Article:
Figure 2a shows Golgi-stained pyramidal PL/IL neurons in G93A and WT mice, while Fig. 2b,c depicts the results of the Sholl analysis for dendrite length and branch nodes on apical (left) and basal (right) dendrites, respectively. Statistical analyses performed on apical dendrites data did not show any difference between genotypes. In the basal dendrite compartment, a main effect of genotype was found for dendrite length (F1,6 = 13.03, P < 0.05) and branch nodes (F1,6 = 9.49, P < 0.05) with significant ‘genotype × radial distance from the soma’ interactions (dendrite length: F13,76 = 8.01, P < 0.05; branch nodes: F6,36 = 2.46, P < 0.05), indicating that morphological measurements performed at increasing distance from the soma evolved differently according to the genotype. Post hoc comparisons then showed that, in the mutants, dendrites lying 50–100 μm from the soma were shorter and those lying 25–50 μm from the soma had fewer nodes (P < 0.05 for all comparisons). Spine density was then estimated as a function of the branch order on apical and basal dendrites. In the latter case, the minor length of mutant basal dendrites did not allow spine density to be compared between genotypes in all the mice and/or in six neurons per mice at branch orders more distal than four. The data are shown in Fig. 2d, while spine density values ± standard error of the mean are reported in Table 1. Statistical analyses of spine density estimated at branch order 1–12 of apical dendrites showed no effect of the genotype (F1,6 = 54.84, P < 0.001) but an effect of the branch order (F11,66 = 54.84, P < 0.001). Conversely, spine density estimated at branch order 1–4 of basal dendrites indicated a significant effect of the branch order (F3,18 = 79.05, P < 0.001) and of the genotype × branch order (F3,18 = 13.81, P < 0.001) interactions. Post hoc pair comparisons then showed that the number of spines on branch order four was significantly lower in G93A mice than in WT mice (P < 0.05). Also, there was no major variation in the diameter of dendrites between genotypes except the smaller diameter of basal dendrites on branch order one in G93A mice [significant effect of the branch order (F3,18 = 131.32, P < 0.001) and of the genotype  × branch order (F3,18 = 4.96, P < 0.05) interactions; Tukey test for branch order one, P < 0.01].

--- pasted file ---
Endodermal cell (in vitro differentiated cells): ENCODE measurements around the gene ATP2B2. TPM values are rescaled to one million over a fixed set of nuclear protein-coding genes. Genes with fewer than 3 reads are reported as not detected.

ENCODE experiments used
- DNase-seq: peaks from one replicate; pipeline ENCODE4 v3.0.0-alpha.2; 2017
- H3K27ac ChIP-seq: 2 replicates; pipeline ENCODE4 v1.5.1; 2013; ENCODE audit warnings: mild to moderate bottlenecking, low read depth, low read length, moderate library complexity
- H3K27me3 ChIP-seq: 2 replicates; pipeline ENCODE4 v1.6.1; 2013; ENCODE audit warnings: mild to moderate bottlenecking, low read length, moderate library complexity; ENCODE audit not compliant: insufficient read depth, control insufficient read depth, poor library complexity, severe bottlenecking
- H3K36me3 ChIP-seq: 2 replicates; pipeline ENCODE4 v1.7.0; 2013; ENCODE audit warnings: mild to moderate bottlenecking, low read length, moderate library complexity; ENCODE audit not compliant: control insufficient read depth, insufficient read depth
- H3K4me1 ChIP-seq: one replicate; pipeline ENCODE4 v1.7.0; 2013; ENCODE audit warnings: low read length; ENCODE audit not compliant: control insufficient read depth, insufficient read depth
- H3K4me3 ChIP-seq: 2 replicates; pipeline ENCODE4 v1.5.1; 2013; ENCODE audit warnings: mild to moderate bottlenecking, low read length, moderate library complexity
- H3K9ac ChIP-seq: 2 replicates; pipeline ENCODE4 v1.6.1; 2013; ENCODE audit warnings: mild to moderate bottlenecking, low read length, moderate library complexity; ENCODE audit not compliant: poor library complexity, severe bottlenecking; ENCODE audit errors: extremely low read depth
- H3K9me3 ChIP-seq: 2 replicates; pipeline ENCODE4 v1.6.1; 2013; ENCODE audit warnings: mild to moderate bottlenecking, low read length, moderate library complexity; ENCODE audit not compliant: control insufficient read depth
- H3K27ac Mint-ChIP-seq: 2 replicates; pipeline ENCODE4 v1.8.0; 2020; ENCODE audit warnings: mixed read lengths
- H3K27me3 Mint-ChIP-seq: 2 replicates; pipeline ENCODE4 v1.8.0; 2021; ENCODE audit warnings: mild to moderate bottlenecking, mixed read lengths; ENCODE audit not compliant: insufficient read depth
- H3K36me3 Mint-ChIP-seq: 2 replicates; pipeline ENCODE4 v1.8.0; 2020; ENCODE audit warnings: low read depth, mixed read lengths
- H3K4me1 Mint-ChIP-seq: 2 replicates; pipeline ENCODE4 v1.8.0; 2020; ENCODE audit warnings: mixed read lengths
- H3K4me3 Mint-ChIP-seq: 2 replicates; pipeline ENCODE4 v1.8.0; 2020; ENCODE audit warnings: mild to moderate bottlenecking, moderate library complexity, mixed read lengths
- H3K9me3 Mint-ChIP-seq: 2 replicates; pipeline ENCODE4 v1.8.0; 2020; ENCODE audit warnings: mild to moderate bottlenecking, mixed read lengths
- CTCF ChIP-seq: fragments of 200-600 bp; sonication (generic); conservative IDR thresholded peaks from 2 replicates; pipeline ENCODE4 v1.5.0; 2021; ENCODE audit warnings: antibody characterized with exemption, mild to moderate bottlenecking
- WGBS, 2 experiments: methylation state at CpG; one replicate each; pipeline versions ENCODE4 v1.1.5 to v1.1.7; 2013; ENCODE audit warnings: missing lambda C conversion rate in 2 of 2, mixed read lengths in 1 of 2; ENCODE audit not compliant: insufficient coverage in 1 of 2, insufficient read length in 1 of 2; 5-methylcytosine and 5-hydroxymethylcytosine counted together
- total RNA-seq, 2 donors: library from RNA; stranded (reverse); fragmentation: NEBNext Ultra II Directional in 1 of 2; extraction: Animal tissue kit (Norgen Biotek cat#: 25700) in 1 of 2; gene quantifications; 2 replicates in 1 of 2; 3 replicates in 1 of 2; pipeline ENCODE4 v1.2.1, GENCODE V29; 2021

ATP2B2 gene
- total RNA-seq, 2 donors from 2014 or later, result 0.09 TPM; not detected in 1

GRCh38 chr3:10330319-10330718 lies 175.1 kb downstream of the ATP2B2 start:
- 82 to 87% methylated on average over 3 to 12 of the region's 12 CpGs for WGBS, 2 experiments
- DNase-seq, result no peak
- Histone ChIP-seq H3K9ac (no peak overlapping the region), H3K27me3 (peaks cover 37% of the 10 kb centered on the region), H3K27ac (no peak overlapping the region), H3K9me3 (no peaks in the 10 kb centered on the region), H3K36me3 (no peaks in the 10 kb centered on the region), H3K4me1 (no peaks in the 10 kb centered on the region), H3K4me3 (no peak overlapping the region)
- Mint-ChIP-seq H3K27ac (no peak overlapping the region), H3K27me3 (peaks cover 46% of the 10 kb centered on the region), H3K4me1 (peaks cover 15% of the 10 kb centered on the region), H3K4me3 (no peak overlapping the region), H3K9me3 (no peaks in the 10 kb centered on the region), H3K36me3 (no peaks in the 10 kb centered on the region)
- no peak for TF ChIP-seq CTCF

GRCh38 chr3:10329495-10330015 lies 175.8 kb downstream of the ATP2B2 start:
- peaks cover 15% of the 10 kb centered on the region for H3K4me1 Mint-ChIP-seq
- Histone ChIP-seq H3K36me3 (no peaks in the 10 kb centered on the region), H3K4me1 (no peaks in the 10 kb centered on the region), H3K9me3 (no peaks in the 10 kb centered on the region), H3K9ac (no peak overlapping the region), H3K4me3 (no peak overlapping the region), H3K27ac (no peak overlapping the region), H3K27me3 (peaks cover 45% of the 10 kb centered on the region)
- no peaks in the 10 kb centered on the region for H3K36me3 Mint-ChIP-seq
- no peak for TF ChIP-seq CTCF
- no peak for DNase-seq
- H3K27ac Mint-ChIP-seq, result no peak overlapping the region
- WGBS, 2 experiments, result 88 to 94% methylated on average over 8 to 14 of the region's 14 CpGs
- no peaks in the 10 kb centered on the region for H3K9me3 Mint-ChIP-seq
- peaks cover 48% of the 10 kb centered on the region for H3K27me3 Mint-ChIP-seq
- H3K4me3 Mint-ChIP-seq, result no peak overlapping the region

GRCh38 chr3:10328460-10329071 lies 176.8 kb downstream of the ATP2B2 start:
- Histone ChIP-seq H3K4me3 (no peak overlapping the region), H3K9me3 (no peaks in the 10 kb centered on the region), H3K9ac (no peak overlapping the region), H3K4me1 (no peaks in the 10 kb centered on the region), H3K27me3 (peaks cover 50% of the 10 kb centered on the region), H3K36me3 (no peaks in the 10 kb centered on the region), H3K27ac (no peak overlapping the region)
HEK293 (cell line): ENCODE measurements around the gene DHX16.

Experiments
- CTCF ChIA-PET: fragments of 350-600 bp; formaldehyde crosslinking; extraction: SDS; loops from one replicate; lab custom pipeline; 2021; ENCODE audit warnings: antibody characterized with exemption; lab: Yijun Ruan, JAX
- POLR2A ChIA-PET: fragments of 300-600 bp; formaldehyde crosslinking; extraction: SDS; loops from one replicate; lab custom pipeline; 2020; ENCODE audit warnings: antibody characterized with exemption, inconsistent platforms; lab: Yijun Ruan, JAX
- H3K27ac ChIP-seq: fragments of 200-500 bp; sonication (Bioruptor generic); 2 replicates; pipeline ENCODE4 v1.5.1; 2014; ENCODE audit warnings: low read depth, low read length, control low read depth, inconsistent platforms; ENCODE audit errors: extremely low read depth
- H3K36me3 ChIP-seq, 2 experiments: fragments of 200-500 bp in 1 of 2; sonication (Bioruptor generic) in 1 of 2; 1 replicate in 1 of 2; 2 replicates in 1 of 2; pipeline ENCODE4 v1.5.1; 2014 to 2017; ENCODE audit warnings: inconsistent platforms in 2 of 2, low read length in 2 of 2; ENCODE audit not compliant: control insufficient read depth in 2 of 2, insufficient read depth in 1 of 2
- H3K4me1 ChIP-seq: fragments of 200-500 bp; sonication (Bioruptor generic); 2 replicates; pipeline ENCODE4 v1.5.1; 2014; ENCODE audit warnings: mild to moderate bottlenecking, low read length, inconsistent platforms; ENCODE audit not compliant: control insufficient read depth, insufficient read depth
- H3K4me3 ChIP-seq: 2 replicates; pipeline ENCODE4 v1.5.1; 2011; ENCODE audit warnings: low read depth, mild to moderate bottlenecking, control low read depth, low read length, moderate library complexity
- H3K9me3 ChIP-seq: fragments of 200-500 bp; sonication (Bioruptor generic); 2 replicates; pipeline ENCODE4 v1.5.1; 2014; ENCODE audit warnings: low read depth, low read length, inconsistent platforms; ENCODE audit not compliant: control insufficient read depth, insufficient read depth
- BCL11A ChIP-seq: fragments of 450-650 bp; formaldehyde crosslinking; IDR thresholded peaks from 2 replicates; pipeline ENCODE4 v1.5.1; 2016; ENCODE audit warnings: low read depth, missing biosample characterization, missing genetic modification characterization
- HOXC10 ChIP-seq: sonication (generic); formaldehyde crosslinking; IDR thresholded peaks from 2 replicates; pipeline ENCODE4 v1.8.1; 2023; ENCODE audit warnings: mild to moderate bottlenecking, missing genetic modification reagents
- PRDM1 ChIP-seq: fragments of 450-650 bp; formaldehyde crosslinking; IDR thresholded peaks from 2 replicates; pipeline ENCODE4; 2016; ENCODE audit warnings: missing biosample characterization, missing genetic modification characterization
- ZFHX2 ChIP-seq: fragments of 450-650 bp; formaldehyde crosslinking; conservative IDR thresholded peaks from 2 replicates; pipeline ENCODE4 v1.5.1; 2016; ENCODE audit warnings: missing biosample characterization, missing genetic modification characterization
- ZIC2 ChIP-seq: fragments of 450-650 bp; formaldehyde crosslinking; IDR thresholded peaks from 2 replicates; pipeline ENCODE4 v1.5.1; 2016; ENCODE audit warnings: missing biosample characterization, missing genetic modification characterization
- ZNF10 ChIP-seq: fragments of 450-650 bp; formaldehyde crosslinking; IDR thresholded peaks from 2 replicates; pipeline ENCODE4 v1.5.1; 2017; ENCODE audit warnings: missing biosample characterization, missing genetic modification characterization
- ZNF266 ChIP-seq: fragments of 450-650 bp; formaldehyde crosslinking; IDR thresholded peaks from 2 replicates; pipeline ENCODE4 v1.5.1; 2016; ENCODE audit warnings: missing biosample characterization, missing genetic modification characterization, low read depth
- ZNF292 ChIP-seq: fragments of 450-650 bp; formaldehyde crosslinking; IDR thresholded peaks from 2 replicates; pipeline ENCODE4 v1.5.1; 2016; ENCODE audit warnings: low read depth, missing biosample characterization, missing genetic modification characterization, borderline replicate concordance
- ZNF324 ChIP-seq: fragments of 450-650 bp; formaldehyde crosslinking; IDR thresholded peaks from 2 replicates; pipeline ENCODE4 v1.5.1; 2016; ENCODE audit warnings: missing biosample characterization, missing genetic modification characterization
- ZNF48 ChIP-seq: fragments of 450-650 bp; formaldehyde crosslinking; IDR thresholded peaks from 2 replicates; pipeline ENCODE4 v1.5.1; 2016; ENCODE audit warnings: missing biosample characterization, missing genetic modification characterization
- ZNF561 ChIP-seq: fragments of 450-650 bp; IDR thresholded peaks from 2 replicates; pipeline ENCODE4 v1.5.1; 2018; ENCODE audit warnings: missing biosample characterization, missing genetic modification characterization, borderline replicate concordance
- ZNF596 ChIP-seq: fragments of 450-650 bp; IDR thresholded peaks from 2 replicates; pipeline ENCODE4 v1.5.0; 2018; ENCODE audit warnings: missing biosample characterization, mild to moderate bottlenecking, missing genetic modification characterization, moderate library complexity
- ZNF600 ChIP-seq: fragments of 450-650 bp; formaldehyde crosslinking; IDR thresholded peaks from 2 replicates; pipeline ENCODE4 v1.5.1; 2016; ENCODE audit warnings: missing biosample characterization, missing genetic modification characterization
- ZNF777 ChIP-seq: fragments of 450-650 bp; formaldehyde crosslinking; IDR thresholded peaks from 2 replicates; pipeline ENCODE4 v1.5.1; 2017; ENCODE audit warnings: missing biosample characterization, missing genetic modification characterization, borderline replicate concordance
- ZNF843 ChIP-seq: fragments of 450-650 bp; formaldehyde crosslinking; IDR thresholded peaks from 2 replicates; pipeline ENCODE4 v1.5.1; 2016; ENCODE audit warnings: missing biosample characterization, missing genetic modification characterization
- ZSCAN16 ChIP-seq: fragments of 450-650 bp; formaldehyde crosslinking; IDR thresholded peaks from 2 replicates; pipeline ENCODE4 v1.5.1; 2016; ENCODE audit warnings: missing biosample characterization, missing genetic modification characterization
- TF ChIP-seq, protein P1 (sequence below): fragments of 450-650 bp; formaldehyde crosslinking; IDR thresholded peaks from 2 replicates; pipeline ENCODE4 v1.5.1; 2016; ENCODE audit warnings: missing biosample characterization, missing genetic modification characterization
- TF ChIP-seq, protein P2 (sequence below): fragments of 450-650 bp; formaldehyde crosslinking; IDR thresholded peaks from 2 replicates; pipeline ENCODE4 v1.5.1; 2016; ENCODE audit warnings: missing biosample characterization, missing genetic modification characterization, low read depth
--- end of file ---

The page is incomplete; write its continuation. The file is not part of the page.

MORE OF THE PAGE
image